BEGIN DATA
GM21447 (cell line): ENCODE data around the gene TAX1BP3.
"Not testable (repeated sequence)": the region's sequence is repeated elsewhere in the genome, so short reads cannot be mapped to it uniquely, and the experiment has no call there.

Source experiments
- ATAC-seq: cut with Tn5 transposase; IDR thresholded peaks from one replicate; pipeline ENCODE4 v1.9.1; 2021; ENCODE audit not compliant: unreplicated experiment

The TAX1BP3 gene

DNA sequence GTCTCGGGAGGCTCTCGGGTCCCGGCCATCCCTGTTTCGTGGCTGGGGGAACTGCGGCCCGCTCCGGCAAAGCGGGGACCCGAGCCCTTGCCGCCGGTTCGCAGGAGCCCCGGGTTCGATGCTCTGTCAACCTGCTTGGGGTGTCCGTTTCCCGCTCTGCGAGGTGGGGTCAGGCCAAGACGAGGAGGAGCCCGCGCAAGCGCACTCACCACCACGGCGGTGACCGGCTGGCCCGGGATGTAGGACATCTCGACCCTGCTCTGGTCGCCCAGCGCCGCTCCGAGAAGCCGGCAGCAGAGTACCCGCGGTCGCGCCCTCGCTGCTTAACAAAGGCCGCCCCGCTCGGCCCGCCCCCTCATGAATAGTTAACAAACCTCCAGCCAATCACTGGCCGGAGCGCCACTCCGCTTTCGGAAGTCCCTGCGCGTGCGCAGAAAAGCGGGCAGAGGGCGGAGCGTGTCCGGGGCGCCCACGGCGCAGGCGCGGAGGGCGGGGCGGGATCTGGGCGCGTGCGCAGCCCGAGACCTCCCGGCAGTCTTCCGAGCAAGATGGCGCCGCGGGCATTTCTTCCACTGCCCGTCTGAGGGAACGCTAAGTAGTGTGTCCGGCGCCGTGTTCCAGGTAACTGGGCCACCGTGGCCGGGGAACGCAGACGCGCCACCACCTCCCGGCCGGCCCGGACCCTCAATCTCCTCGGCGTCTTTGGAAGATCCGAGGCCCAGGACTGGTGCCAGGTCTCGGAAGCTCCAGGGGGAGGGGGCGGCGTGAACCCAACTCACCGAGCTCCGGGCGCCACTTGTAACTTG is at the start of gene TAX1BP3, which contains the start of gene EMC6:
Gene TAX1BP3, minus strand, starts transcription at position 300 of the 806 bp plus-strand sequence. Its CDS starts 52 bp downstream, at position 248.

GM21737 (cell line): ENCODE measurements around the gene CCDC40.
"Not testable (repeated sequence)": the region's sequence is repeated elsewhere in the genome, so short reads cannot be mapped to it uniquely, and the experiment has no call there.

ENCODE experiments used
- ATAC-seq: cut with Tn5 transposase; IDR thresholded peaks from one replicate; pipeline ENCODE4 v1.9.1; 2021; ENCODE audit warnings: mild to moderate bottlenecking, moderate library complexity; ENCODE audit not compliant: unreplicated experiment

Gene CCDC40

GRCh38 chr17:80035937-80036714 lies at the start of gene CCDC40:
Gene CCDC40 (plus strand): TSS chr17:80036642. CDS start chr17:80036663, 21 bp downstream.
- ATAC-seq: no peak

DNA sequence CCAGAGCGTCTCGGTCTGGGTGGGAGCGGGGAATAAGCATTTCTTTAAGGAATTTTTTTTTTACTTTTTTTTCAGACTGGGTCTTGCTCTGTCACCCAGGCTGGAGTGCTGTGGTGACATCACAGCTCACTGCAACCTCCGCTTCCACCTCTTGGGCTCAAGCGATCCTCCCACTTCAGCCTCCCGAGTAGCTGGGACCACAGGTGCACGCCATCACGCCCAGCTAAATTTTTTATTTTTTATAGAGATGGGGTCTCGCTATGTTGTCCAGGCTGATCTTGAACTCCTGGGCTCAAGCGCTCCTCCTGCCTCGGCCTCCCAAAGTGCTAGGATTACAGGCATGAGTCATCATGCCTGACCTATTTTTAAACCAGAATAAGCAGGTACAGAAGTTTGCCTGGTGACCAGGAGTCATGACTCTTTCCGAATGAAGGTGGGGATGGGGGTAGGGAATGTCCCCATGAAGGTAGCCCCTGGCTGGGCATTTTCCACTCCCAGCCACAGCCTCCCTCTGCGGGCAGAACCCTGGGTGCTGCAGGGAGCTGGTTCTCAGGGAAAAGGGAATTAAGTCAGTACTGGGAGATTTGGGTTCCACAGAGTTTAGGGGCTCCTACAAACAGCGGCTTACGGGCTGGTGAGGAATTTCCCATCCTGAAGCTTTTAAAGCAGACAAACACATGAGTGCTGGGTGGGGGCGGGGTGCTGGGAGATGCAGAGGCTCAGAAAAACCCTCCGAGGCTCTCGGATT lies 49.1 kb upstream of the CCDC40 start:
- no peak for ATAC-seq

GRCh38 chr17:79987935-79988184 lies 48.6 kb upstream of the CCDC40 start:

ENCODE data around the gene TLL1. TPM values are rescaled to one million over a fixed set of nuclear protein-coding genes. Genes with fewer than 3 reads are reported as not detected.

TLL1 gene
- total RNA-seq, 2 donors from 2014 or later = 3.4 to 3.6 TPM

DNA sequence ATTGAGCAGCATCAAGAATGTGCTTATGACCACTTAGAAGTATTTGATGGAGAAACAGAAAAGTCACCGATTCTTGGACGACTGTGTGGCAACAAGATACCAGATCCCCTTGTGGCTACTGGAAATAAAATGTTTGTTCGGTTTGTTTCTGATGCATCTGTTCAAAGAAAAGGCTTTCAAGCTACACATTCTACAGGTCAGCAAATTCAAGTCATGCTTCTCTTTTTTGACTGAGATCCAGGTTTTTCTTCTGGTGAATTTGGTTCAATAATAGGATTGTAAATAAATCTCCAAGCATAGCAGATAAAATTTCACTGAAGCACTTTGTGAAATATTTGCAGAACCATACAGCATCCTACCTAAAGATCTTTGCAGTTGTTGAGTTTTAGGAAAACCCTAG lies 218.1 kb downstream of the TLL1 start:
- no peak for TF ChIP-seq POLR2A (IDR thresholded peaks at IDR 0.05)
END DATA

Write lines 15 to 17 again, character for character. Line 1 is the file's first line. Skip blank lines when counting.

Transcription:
- ATAC-seq: no peak

DNA sequence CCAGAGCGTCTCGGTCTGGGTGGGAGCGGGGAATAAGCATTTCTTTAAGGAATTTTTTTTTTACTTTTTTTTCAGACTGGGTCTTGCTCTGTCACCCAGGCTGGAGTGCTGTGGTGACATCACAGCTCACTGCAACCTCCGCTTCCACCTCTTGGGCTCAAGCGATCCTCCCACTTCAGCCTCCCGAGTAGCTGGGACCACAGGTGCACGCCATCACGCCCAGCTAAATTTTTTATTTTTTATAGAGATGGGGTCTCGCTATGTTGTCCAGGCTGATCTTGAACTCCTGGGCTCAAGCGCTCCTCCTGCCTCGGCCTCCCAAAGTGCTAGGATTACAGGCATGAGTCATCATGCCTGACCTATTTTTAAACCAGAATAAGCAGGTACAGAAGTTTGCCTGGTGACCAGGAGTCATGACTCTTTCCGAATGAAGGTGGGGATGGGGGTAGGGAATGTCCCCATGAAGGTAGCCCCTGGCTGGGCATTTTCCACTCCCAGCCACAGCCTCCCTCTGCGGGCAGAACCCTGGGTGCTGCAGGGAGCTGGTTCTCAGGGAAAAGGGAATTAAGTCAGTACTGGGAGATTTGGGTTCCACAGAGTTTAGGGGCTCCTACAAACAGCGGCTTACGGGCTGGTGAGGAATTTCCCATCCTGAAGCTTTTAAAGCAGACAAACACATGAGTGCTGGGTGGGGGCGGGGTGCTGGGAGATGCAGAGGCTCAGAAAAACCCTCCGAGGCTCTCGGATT lies 49.1 kb upstream of the CCDC40 start:
- no peak for ATAC-seq